Polls: Canadian Liberals start well

Canada's ruling Liberals, widely expected to lose Monday's national election to the Conservatives, are performing better than expected, early results from the east of the country show.

Last Modified: 24 Jan 2006 03:24 GMT
Paul Martin (L) is in a tough fight against Stephen Harper

Canada's ruling Liberals, widely expected to lose Monday's national election to the Conservatives, are performing better than expected, early results from the east of the country show.

Partial results provided by the Canadian Broadcasting Corporation showed the Conservatives were set to win 10 of the 32 seats in the four Atlantic provinces- a gain of three -while the Liberals would slip three to 19. These figures were incomplete and could still change.

Polls in the last three weeks of the campaign consistently showed the Conservatives of Stephen Harper were set to win the election, ending 12 years of Liberal rule, but would not control a majority of seats in Parliament.

Support for the Liberals had slipped amid voter fatigue and a major kickback scandal which brought down the minority government of Prime Minister Paul Martin in November.

The early results showed the left-leaning New Democrats would keep their three seats in the eastern region. Public Works Minister Scott Brison - who is from Atlantic Canada -was in a buoyant mood, telling supporters at a rally that the Liberal Party "continues to build the progressive social policies that make Canada the envy of the world".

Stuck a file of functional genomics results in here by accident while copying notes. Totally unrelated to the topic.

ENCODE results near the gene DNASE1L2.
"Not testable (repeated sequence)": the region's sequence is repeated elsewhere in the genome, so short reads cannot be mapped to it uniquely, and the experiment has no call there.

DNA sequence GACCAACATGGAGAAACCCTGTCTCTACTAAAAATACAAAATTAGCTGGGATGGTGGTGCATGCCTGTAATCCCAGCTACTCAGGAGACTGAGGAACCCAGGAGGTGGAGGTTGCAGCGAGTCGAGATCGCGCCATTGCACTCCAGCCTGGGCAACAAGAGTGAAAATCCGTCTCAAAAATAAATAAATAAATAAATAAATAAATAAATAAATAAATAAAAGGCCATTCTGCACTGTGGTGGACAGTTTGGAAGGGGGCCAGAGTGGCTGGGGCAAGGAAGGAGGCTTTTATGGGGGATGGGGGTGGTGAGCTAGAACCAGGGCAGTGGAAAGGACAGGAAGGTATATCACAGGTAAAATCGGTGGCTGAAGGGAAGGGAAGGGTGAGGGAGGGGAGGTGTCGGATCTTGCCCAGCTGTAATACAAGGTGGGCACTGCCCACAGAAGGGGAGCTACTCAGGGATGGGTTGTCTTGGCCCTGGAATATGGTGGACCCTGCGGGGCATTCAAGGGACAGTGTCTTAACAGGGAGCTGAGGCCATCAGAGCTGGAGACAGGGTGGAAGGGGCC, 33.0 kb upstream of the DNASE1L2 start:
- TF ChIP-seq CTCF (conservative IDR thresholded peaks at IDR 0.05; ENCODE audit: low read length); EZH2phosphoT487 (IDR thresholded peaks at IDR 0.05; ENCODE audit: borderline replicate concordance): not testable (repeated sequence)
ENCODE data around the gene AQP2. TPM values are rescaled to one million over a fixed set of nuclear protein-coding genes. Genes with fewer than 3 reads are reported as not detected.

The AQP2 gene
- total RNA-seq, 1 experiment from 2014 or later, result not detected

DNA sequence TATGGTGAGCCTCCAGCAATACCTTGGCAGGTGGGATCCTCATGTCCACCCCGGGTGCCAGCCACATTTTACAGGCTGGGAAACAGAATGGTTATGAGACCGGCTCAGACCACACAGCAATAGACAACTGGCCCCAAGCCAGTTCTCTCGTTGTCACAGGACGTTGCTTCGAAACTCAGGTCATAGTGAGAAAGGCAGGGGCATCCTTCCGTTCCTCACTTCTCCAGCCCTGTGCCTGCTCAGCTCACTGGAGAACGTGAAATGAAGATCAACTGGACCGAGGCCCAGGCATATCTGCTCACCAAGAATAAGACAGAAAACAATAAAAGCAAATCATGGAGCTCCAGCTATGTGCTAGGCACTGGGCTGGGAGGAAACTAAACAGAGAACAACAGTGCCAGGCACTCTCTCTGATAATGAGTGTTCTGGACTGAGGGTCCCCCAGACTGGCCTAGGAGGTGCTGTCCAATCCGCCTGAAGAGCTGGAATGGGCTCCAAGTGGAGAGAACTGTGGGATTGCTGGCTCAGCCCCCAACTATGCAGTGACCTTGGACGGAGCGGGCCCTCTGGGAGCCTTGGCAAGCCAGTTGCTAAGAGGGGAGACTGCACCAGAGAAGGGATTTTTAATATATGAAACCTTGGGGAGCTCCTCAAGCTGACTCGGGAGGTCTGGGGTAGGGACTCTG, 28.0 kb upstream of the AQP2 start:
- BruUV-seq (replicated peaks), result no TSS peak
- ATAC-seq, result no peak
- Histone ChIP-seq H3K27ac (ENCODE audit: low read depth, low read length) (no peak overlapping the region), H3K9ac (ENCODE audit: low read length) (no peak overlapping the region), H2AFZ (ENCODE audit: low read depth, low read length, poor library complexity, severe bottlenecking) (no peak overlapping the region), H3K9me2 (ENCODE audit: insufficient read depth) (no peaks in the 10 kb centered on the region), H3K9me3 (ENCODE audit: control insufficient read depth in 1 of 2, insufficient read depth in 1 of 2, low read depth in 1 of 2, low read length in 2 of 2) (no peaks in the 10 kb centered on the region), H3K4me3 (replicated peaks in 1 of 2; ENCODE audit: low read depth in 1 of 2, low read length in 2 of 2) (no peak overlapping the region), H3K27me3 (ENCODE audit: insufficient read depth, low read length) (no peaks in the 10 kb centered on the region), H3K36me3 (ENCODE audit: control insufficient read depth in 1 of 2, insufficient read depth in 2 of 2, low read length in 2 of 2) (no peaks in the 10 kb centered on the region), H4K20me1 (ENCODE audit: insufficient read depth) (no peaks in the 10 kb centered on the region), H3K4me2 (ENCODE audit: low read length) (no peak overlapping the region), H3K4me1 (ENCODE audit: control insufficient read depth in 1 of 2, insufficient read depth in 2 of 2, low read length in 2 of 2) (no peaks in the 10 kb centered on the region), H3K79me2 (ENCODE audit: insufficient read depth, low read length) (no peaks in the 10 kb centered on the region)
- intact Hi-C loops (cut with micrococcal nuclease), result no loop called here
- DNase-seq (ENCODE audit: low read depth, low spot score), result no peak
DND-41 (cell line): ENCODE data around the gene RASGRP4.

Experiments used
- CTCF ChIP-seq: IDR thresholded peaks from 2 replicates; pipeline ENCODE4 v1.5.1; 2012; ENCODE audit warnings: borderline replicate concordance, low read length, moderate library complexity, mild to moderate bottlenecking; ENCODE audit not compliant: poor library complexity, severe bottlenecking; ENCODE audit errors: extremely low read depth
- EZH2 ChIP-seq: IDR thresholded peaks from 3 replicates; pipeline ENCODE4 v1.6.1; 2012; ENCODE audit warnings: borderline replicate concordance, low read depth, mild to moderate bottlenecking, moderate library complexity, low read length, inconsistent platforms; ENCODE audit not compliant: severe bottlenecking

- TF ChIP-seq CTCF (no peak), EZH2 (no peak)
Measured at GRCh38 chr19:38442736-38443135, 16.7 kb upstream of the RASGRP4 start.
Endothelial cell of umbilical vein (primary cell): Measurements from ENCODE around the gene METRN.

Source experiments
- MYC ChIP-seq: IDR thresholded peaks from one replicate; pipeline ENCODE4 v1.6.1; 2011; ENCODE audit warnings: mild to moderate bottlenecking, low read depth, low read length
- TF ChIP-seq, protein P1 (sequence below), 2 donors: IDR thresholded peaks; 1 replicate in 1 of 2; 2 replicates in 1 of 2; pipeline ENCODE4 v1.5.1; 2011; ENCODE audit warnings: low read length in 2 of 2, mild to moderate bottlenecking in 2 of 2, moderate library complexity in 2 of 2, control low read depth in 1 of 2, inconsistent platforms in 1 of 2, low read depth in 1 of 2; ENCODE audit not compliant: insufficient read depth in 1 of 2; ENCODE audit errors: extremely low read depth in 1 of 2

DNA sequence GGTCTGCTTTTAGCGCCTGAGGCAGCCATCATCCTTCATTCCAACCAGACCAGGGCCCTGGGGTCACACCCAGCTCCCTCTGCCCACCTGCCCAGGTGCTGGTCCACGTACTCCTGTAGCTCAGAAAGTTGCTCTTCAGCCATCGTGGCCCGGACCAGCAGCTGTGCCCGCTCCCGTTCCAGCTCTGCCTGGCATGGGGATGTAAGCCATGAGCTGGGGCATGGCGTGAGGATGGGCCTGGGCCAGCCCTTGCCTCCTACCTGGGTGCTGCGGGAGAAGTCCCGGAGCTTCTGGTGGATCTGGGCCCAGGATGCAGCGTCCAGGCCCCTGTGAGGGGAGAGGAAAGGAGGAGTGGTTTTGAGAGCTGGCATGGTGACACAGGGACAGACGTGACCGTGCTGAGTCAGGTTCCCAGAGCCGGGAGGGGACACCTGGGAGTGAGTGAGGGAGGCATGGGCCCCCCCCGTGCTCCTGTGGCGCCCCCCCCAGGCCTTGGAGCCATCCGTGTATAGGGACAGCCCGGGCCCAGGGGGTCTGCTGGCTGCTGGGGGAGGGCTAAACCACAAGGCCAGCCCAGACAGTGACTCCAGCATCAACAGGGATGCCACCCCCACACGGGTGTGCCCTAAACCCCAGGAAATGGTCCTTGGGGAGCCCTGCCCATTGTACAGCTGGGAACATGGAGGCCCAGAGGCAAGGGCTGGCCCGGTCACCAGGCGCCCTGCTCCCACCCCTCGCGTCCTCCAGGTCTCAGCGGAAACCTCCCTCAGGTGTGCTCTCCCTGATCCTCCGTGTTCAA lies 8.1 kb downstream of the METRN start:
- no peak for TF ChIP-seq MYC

The election is a rematch of the 2004 neck-and-neck race with the Conservatives that gave Martin a minority government.

The weather across most of the country was unusually mild and officials in Eastern Canada, where the polls first opened, said the turnout had been brisk. Just 61% of voters, a record low, took part in the last election.

Recent polls predicted the
Conservatives were set to win

In his campaign, Harper vowed to clean up government, cut the national sales tax, clamp down on crime and cut waiting times for health care. He said Martin had not given voters a compelling reason to hand the Liberals, who took power in late 1993, a fifth successive mandate.

Two other parties, the separatist Bloc Quebecois and the New Democrats, appeared set to win a substantial number of seats, making it unlikely that either the Conservatives or the Liberals would win a majority government.


That means Harper would need to look to other parties for support. As the Conservatives have no natural allies in Parliament, analysts believe a minority Harper government would be likely to last between a year and 18 months.

Martin has fought mainly on his record, particularly an economy running healthy budget and trade surpluses.

As the Liberals slipped in the polls, Martin stepped up his attacks on Harper, saying he would leave the weak behind, curb abortion and let Washington determine Canadian foreign policy.

Most polling stations will close at 9:30pm Eastern Time (0230 GMT on Tuesday) or 10pm. Canadian law bars the posting of early election results on the Internet until after the last polls are closed to prevent voters from being influenced.

Topics in this article
Featured on Al Jazeera
As Western stars re-release 1980s charity hit, many Africans say it's a demeaning relic that can do more harm than good.
At least 25 tax collectors have been killed since 2012 in Mogadishu, a city awash in weapons and abject poverty.
Tokyo government claims its homeless population has hit a record low, but analysts - and the homeless - beg to differ.
3D printers can cheaply construct homes and could soon be deployed to help victims of catastrophe rebuild their lives.
Pro-Russia leaders' election in Ukraine's east shows bloody conflict is far from a peaceful resolution.
Critics challenge Canberra's move to refuse visas for West Africans in Ebola-besieged countries.
A key issue for Hispanics is the estimated 11.3 million immigrants in the US without papers who face deportation.
In 1970, only two mosques existed in the country, but now more than 200 offer sanctuary to Japan's Muslims.
Hundreds of the country's reporters eke out a living by finding news - then burying it for a price.